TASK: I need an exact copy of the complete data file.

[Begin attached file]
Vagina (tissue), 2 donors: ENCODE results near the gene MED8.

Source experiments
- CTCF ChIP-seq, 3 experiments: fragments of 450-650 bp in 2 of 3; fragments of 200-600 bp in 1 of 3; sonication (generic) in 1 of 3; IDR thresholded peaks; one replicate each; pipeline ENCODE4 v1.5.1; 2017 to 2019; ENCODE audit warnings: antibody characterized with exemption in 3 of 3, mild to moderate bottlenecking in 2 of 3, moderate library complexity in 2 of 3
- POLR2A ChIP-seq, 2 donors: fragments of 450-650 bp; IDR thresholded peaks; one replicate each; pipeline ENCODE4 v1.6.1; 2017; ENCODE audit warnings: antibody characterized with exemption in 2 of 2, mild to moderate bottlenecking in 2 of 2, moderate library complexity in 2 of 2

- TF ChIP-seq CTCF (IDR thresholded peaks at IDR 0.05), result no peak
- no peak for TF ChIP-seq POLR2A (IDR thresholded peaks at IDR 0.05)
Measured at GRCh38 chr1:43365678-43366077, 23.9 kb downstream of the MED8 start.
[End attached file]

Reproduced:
Vagina (tissue), 2 donors: ENCODE results near the gene MED8.

Source experiments
- CTCF ChIP-seq, 3 experiments: fragments of 450-650 bp in 2 of 3; fragments of 200-600 bp in 1 of 3; sonication (generic) in 1 of 3; IDR thresholded peaks; one replicate each; pipeline ENCODE4 v1.5.1; 2017 to 2019; ENCODE audit warnings: antibody characterized with exemption in 3 of 3, mild to moderate bottlenecking in 2 of 3, moderate library complexity in 2 of 3
- POLR2A ChIP-seq, 2 donors: fragments of 450-650 bp; IDR thresholded peaks; one replicate each; pipeline ENCODE4 v1.6.1; 2017; ENCODE audit warnings: antibody characterized with exemption in 2 of 2, mild to moderate bottlenecking in 2 of 2, moderate library complexity in 2 of 2

- TF ChIP-seq CTCF (IDR thresholded peaks at IDR 0.05), result no peak
- no peak for TF ChIP-seq POLR2A (IDR thresholded peaks at IDR 0.05)
Measured at GRCh38 chr1:43365678-43366077, 23.9 kb downstream of the MED8 start.